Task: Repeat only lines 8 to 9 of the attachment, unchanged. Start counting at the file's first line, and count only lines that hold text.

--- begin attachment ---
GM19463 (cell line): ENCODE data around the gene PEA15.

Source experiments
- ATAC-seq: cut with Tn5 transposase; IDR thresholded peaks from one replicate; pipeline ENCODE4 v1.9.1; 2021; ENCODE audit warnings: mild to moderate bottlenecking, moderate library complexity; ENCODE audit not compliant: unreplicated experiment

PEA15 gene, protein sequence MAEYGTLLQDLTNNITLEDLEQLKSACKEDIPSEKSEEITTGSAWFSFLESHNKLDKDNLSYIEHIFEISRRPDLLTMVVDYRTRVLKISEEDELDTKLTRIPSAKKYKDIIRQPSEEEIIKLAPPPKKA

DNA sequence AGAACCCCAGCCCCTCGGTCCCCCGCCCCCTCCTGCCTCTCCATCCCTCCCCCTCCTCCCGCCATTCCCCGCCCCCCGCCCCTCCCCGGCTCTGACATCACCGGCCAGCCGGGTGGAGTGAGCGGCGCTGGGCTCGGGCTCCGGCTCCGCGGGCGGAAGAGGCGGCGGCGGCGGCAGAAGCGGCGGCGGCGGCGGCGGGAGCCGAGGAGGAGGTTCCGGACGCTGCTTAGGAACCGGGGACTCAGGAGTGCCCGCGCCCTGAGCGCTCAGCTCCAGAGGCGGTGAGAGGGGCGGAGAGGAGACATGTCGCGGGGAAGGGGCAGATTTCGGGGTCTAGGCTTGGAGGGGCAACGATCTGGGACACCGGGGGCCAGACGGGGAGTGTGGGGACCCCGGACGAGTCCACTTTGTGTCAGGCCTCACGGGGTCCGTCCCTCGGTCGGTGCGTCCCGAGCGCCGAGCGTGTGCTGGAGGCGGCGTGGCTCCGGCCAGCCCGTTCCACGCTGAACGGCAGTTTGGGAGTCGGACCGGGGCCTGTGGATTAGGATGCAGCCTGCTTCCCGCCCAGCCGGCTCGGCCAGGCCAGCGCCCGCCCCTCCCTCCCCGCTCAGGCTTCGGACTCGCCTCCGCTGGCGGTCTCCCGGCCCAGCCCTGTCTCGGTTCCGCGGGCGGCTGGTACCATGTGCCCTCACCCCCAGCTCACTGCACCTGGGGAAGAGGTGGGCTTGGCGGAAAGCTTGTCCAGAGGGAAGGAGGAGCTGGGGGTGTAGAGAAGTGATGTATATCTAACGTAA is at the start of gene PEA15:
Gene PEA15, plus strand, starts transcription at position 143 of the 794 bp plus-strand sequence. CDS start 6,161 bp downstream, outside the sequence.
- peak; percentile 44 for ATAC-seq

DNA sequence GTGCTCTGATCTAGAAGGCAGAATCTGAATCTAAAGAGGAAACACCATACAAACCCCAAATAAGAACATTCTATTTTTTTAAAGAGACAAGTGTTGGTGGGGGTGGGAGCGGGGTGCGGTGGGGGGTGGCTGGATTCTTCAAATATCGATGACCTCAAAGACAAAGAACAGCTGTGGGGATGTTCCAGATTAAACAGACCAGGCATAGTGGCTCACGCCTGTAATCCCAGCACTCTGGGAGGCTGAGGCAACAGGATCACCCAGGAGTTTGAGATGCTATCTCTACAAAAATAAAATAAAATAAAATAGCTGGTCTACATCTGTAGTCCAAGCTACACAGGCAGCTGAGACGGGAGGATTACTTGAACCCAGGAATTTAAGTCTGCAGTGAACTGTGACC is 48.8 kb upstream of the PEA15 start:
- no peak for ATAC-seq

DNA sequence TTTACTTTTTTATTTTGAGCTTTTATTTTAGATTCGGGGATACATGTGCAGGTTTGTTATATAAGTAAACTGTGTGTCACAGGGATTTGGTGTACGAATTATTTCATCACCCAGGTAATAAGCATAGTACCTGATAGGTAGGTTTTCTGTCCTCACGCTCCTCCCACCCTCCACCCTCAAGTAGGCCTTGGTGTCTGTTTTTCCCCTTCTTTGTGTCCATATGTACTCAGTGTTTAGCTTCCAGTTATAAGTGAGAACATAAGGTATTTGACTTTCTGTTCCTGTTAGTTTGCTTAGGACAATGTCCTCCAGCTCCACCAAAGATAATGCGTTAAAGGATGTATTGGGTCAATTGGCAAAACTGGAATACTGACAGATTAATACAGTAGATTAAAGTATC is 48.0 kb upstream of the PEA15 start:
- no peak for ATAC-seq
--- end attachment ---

DNA sequence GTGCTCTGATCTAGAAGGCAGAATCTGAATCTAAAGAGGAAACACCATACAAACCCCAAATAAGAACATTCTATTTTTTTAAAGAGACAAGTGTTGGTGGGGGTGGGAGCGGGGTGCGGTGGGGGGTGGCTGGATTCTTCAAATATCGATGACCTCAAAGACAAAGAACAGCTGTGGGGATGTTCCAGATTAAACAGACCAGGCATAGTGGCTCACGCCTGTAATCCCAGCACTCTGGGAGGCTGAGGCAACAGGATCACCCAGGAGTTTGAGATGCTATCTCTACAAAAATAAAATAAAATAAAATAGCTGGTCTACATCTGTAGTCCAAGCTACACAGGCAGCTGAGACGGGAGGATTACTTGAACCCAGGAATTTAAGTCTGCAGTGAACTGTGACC is 48.8 kb upstream of the PEA15 start:
- no peak for ATAC-seq